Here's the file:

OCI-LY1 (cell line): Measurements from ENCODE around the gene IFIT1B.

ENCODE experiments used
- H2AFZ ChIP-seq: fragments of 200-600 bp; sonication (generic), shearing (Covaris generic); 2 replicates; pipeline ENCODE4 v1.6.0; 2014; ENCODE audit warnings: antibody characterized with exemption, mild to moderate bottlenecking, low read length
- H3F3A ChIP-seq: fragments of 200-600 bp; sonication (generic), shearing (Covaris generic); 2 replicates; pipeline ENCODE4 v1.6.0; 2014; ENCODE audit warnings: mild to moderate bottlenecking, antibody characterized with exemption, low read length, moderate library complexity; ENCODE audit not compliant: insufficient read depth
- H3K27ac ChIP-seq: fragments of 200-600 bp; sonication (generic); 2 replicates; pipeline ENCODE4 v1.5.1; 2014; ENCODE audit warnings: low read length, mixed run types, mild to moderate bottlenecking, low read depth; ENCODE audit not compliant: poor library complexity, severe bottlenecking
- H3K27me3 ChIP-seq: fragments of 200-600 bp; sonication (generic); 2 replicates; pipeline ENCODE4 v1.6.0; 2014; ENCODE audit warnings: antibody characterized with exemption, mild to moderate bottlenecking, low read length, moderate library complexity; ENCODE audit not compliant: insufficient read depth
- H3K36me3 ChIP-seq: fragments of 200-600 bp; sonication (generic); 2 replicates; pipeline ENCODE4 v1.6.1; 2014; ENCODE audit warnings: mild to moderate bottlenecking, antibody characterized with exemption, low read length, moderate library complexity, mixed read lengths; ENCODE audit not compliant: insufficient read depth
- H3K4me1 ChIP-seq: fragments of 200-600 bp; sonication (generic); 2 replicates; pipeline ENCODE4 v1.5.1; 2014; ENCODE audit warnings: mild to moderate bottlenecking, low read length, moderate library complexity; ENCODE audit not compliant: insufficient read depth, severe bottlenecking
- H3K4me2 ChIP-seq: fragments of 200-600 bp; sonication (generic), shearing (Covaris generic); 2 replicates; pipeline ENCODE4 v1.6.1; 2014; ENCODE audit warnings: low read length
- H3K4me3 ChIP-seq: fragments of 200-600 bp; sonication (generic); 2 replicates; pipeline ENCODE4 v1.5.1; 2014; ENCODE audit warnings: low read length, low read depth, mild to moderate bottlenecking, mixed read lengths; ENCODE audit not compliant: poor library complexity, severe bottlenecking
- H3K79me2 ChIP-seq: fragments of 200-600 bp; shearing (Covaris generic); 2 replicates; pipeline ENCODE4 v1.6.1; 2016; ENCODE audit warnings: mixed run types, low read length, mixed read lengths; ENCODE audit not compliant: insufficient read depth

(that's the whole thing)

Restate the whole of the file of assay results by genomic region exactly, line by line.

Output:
OCI-LY1 (cell line): Measurements from ENCODE around the gene IFIT1B.

ENCODE experiments used
- H2AFZ ChIP-seq: fragments of 200-600 bp; sonication (generic), shearing (Covaris generic); 2 replicates; pipeline ENCODE4 v1.6.0; 2014; ENCODE audit warnings: antibody characterized with exemption, mild to moderate bottlenecking, low read length
- H3F3A ChIP-seq: fragments of 200-600 bp; sonication (generic), shearing (Covaris generic); 2 replicates; pipeline ENCODE4 v1.6.0; 2014; ENCODE audit warnings: mild to moderate bottlenecking, antibody characterized with exemption, low read length, moderate library complexity; ENCODE audit not compliant: insufficient read depth
- H3K27ac ChIP-seq: fragments of 200-600 bp; sonication (generic); 2 replicates; pipeline ENCODE4 v1.5.1; 2014; ENCODE audit warnings: low read length, mixed run types, mild to moderate bottlenecking, low read depth; ENCODE audit not compliant: poor library complexity, severe bottlenecking
- H3K27me3 ChIP-seq: fragments of 200-600 bp; sonication (generic); 2 replicates; pipeline ENCODE4 v1.6.0; 2014; ENCODE audit warnings: antibody characterized with exemption, mild to moderate bottlenecking, low read length, moderate library complexity; ENCODE audit not compliant: insufficient read depth
- H3K36me3 ChIP-seq: fragments of 200-600 bp; sonication (generic); 2 replicates; pipeline ENCODE4 v1.6.1; 2014; ENCODE audit warnings: mild to moderate bottlenecking, antibody characterized with exemption, low read length, moderate library complexity, mixed read lengths; ENCODE audit not compliant: insufficient read depth
- H3K4me1 ChIP-seq: fragments of 200-600 bp; sonication (generic); 2 replicates; pipeline ENCODE4 v1.5.1; 2014; ENCODE audit warnings: mild to moderate bottlenecking, low read length, moderate library complexity; ENCODE audit not compliant: insufficient read depth, severe bottlenecking
- H3K4me2 ChIP-seq: fragments of 200-600 bp; sonication (generic), shearing (Covaris generic); 2 replicates; pipeline ENCODE4 v1.6.1; 2014; ENCODE audit warnings: low read length
- H3K4me3 ChIP-seq: fragments of 200-600 bp; sonication (generic); 2 replicates; pipeline ENCODE4 v1.5.1; 2014; ENCODE audit warnings: low read length, low read depth, mild to moderate bottlenecking, mixed read lengths; ENCODE audit not compliant: poor library complexity, severe bottlenecking
- H3K79me2 ChIP-seq: fragments of 200-600 bp; shearing (Covaris generic); 2 replicates; pipeline ENCODE4 v1.6.1; 2016; ENCODE audit warnings: mixed run types, low read length, mixed read lengths; ENCODE audit not compliant: insufficient read depth